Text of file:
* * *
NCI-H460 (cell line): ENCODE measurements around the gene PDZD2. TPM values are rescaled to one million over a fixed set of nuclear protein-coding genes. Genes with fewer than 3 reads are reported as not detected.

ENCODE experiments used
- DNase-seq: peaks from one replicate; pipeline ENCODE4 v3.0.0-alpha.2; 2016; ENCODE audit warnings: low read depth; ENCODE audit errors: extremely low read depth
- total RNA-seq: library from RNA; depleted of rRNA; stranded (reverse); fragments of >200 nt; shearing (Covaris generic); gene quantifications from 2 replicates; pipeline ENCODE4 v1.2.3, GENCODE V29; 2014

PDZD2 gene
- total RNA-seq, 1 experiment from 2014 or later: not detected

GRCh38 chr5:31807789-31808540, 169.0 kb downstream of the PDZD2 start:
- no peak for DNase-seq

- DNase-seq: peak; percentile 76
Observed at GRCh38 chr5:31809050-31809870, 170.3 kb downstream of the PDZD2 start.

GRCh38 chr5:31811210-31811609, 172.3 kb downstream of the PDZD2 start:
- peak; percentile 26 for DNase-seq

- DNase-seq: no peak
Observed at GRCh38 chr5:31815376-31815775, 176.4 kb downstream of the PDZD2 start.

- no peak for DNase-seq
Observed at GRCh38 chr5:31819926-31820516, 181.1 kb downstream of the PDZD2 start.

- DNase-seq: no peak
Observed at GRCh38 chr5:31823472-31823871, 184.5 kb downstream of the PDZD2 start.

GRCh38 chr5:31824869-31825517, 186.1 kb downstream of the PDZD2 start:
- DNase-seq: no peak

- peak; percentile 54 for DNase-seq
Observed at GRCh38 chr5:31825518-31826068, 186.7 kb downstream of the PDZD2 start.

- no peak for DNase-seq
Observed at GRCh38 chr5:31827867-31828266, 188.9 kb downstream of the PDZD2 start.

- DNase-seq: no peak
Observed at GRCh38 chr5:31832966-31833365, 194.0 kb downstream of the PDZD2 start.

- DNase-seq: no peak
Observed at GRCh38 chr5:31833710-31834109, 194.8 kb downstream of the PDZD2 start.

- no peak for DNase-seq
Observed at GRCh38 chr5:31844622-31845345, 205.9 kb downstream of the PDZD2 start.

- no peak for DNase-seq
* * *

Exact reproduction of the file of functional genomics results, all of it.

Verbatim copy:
NCI-H460 (cell line): ENCODE measurements around the gene PDZD2. TPM values are rescaled to one million over a fixed set of nuclear protein-coding genes. Genes with fewer than 3 reads are reported as not detected.

ENCODE experiments used
- DNase-seq: peaks from one replicate; pipeline ENCODE4 v3.0.0-alpha.2; 2016; ENCODE audit warnings: low read depth; ENCODE audit errors: extremely low read depth
- total RNA-seq: library from RNA; depleted of rRNA; stranded (reverse); fragments of >200 nt; shearing (Covaris generic); gene quantifications from 2 replicates; pipeline ENCODE4 v1.2.3, GENCODE V29; 2014

PDZD2 gene
- total RNA-seq, 1 experiment from 2014 or later: not detected

GRCh38 chr5:31807789-31808540, 169.0 kb downstream of the PDZD2 start:
- no peak for DNase-seq

- DNase-seq: peak; percentile 76
Observed at GRCh38 chr5:31809050-31809870, 170.3 kb downstream of the PDZD2 start.

GRCh38 chr5:31811210-31811609, 172.3 kb downstream of the PDZD2 start:
- peak; percentile 26 for DNase-seq

- DNase-seq: no peak
Observed at GRCh38 chr5:31815376-31815775, 176.4 kb downstream of the PDZD2 start.

- no peak for DNase-seq
Observed at GRCh38 chr5:31819926-31820516, 181.1 kb downstream of the PDZD2 start.

- DNase-seq: no peak
Observed at GRCh38 chr5:31823472-31823871, 184.5 kb downstream of the PDZD2 start.

GRCh38 chr5:31824869-31825517, 186.1 kb downstream of the PDZD2 start:
- DNase-seq: no peak

- peak; percentile 54 for DNase-seq
Observed at GRCh38 chr5:31825518-31826068, 186.7 kb downstream of the PDZD2 start.

- no peak for DNase-seq
Observed at GRCh38 chr5:31827867-31828266, 188.9 kb downstream of the PDZD2 start.

- DNase-seq: no peak
Observed at GRCh38 chr5:31832966-31833365, 194.0 kb downstream of the PDZD2 start.

- DNase-seq: no peak
Observed at GRCh38 chr5:31833710-31834109, 194.8 kb downstream of the PDZD2 start.

- no peak for DNase-seq
Observed at GRCh38 chr5:31844622-31845345, 205.9 kb downstream of the PDZD2 start.

- no peak for DNase-seq